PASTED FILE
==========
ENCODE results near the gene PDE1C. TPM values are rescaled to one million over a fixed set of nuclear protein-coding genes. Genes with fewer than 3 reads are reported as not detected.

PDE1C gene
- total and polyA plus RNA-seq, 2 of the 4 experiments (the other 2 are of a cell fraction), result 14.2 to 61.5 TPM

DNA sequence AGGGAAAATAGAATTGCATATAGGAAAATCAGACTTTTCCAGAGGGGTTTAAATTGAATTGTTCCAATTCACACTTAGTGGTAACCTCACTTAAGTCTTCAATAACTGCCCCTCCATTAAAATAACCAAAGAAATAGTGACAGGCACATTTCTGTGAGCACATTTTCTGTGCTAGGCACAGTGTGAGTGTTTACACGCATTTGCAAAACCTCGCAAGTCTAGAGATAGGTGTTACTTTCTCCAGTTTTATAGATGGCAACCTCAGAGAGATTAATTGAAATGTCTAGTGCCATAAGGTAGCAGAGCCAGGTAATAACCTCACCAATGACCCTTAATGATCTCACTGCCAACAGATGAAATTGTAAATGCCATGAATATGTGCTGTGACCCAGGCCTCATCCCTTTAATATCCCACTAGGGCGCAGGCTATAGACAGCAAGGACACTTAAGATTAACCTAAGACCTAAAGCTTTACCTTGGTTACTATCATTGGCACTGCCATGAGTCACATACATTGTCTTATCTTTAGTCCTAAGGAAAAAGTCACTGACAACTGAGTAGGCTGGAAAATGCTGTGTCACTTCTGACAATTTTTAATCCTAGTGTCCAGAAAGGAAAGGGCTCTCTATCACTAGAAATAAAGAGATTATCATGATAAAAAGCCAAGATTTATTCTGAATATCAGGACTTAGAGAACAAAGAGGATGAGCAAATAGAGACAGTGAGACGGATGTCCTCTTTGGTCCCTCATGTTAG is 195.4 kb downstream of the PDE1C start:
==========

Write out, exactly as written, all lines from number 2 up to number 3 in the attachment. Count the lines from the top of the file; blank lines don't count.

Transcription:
PDE1C gene
- total and polyA plus RNA-seq, 2 of the 4 experiments (the other 2 are of a cell fraction), result 14.2 to 61.5 TPM